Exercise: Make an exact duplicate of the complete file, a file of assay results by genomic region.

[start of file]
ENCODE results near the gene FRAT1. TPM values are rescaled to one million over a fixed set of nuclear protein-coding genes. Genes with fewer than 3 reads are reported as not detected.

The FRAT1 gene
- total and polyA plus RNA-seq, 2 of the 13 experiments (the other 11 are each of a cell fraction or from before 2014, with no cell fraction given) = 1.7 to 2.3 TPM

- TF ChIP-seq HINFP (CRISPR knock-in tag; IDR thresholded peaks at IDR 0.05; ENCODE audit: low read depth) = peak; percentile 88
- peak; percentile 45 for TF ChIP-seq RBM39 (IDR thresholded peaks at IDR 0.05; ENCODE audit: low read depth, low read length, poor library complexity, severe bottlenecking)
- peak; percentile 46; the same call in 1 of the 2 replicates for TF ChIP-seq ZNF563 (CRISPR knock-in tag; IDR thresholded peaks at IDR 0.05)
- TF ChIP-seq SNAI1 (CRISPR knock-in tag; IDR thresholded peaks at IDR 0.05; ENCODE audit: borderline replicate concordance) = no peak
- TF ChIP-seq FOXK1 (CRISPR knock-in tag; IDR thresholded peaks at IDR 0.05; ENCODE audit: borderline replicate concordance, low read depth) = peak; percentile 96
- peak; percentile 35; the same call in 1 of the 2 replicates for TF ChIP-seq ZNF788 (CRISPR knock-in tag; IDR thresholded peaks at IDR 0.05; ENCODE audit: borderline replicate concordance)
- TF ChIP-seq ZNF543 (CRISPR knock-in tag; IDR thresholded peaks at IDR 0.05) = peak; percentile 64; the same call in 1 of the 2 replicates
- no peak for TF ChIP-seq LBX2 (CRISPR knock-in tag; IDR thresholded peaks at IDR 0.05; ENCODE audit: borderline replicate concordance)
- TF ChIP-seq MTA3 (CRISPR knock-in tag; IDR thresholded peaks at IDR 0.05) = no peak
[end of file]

ENCODE results near the gene FRAT1. TPM values are rescaled to one million over a fixed set of nuclear protein-coding genes. Genes with fewer than 3 reads are reported as not detected.

The FRAT1 gene
- total and polyA plus RNA-seq, 2 of the 13 experiments (the other 11 are each of a cell fraction or from before 2014, with no cell fraction given) = 1.7 to 2.3 TPM

- TF ChIP-seq HINFP (CRISPR knock-in tag; IDR thresholded peaks at IDR 0.05; ENCODE audit: low read depth) = peak; percentile 88
- peak; percentile 45 for TF ChIP-seq RBM39 (IDR thresholded peaks at IDR 0.05; ENCODE audit: low read depth, low read length, poor library complexity, severe bottlenecking)
- peak; percentile 46; the same call in 1 of the 2 replicates for TF ChIP-seq ZNF563 (CRISPR knock-in tag; IDR thresholded peaks at IDR 0.05)
- TF ChIP-seq SNAI1 (CRISPR knock-in tag; IDR thresholded peaks at IDR 0.05; ENCODE audit: borderline replicate concordance) = no peak
- TF ChIP-seq FOXK1 (CRISPR knock-in tag; IDR thresholded peaks at IDR 0.05; ENCODE audit: borderline replicate concordance, low read depth) = peak; percentile 96
- peak; percentile 35; the same call in 1 of the 2 replicates for TF ChIP-seq ZNF788 (CRISPR knock-in tag; IDR thresholded peaks at IDR 0.05; ENCODE audit: borderline replicate concordance)
- TF ChIP-seq ZNF543 (CRISPR knock-in tag; IDR thresholded peaks at IDR 0.05) = peak; percentile 64; the same call in 1 of the 2 replicates
- no peak for TF ChIP-seq LBX2 (CRISPR knock-in tag; IDR thresholded peaks at IDR 0.05; ENCODE audit: borderline replicate concordance)
- TF ChIP-seq MTA3 (CRISPR knock-in tag; IDR thresholded peaks at IDR 0.05) = no peak